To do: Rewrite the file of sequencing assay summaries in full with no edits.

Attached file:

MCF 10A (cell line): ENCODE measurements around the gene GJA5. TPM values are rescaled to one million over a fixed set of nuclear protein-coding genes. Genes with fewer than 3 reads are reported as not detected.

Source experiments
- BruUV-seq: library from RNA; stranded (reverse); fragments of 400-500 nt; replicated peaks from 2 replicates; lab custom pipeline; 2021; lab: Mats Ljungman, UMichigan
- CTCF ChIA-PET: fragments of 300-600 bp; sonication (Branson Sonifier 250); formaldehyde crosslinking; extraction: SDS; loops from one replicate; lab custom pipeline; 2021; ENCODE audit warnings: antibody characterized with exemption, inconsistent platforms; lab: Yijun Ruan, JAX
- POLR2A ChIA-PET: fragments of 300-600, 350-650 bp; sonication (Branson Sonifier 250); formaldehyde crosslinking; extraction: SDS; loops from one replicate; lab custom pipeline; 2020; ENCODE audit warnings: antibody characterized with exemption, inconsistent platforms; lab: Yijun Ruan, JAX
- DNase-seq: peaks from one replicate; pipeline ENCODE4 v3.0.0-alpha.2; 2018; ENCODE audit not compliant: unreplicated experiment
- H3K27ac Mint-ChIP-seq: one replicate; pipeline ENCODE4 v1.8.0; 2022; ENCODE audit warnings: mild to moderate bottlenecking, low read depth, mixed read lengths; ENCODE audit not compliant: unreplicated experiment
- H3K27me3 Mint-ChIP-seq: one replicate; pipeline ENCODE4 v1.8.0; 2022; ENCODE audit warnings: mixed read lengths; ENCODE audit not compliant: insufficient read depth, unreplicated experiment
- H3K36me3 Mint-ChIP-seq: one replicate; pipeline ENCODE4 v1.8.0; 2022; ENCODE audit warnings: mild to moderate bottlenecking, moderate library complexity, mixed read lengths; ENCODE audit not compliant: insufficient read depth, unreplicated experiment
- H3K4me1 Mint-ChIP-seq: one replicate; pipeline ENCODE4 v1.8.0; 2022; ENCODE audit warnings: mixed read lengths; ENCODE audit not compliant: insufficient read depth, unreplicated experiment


MCF 10A (cell line): ENCODE measurements around the gene GJA5. TPM values are rescaled to one million over a fixed set of nuclear protein-coding genes. Genes with fewer than 3 reads are reported as not detected.

Source experiments
- BruUV-seq: library from RNA; stranded (reverse); fragments of 400-500 nt; replicated peaks from 2 replicates; lab custom pipeline; 2021; lab: Mats Ljungman, UMichigan
- CTCF ChIA-PET: fragments of 300-600 bp; sonication (Branson Sonifier 250); formaldehyde crosslinking; extraction: SDS; loops from one replicate; lab custom pipeline; 2021; ENCODE audit warnings: antibody characterized with exemption, inconsistent platforms; lab: Yijun Ruan, JAX
- POLR2A ChIA-PET: fragments of 300-600, 350-650 bp; sonication (Branson Sonifier 250); formaldehyde crosslinking; extraction: SDS; loops from one replicate; lab custom pipeline; 2020; ENCODE audit warnings: antibody characterized with exemption, inconsistent platforms; lab: Yijun Ruan, JAX
- DNase-seq: peaks from one replicate; pipeline ENCODE4 v3.0.0-alpha.2; 2018; ENCODE audit not compliant: unreplicated experiment
- H3K27ac Mint-ChIP-seq: one replicate; pipeline ENCODE4 v1.8.0; 2022; ENCODE audit warnings: mild to moderate bottlenecking, low read depth, mixed read lengths; ENCODE audit not compliant: unreplicated experiment
- H3K27me3 Mint-ChIP-seq: one replicate; pipeline ENCODE4 v1.8.0; 2022; ENCODE audit warnings: mixed read lengths; ENCODE audit not compliant: insufficient read depth, unreplicated experiment
- H3K36me3 Mint-ChIP-seq: one replicate; pipeline ENCODE4 v1.8.0; 2022; ENCODE audit warnings: mild to moderate bottlenecking, moderate library complexity, mixed read lengths; ENCODE audit not compliant: insufficient read depth, unreplicated experiment
- H3K4me1 Mint-ChIP-seq: one replicate; pipeline ENCODE4 v1.8.0; 2022; ENCODE audit warnings: mixed read lengths; ENCODE audit not compliant: insufficient read depth, unreplicated experiment